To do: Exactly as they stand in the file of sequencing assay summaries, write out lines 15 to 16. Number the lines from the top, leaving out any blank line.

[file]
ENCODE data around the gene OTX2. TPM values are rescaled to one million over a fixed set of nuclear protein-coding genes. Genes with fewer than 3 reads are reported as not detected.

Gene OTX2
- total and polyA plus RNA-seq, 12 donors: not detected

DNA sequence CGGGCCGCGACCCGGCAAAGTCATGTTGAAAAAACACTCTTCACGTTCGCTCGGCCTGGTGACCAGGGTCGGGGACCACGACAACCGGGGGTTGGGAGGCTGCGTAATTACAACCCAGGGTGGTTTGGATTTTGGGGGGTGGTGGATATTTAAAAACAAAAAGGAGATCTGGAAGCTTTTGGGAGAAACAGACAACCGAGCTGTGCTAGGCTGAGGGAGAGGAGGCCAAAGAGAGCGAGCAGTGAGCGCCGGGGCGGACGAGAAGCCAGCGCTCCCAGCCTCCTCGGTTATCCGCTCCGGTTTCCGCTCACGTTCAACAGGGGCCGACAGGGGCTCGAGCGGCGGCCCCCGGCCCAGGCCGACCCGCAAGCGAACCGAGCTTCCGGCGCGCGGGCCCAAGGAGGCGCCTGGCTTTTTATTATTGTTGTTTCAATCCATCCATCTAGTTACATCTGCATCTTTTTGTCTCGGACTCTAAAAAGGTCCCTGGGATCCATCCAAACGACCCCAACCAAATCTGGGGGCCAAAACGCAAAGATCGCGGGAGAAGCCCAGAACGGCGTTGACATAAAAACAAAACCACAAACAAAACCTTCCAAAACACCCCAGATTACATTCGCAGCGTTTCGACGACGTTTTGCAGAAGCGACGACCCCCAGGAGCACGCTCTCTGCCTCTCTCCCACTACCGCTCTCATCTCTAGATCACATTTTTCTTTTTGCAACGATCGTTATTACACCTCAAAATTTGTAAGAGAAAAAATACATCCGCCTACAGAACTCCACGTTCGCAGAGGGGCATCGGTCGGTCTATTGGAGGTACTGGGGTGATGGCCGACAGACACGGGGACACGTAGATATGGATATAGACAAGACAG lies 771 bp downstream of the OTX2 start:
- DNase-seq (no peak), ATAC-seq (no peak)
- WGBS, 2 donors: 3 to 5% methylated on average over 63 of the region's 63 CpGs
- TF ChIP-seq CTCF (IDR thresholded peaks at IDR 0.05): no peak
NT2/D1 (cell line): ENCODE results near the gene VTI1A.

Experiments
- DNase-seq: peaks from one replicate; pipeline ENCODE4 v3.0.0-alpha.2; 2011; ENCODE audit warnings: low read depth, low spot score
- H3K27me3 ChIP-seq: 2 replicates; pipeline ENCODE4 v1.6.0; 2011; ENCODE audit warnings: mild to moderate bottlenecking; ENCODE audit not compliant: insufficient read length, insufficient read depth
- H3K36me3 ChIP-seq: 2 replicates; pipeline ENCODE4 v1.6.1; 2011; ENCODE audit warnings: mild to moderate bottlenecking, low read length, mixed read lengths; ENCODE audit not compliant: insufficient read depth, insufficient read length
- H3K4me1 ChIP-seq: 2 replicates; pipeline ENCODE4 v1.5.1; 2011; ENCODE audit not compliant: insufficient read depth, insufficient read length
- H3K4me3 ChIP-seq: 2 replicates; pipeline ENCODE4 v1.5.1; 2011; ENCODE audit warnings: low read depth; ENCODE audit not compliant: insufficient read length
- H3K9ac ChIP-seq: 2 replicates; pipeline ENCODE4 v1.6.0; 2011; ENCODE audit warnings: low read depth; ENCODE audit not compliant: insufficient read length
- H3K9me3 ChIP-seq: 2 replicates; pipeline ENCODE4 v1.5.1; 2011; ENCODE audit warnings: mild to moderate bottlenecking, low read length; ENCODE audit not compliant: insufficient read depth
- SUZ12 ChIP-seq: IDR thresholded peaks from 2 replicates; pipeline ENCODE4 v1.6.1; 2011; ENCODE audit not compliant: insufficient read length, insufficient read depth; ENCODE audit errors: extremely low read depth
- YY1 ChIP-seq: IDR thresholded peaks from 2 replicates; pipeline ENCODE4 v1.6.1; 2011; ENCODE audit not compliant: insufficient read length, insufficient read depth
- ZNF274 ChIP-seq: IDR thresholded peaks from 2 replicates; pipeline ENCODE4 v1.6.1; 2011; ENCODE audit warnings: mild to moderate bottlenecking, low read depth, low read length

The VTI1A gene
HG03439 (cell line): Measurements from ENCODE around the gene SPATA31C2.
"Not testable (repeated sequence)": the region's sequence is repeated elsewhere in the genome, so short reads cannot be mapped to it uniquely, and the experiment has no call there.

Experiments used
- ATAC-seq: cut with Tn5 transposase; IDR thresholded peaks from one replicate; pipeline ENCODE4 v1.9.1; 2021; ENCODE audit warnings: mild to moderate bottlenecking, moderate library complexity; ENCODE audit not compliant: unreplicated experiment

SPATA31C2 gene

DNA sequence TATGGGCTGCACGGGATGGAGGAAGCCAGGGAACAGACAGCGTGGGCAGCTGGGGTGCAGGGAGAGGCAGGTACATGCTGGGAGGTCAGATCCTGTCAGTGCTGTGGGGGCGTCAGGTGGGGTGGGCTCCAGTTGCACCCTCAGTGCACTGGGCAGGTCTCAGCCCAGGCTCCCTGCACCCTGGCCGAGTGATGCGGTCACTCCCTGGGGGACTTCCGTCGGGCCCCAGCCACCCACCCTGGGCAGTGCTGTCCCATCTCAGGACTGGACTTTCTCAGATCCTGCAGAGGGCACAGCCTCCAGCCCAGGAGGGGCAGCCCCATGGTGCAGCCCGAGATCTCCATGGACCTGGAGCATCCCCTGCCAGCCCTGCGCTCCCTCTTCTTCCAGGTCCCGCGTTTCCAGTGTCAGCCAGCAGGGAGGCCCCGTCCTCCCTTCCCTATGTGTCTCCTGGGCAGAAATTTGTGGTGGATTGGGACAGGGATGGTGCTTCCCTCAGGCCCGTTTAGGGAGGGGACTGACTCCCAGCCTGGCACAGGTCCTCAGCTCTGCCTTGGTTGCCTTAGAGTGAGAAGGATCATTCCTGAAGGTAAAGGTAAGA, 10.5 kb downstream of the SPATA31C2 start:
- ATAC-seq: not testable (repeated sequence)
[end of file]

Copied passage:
- H3K9ac ChIP-seq: 2 replicates; pipeline ENCODE4 v1.6.0; 2011; ENCODE audit warnings: low read depth; ENCODE audit not compliant: insufficient read length
- H3K9me3 ChIP-seq: 2 replicates; pipeline ENCODE4 v1.5.1; 2011; ENCODE audit warnings: mild to moderate bottlenecking, low read length; ENCODE audit not compliant: insufficient read depth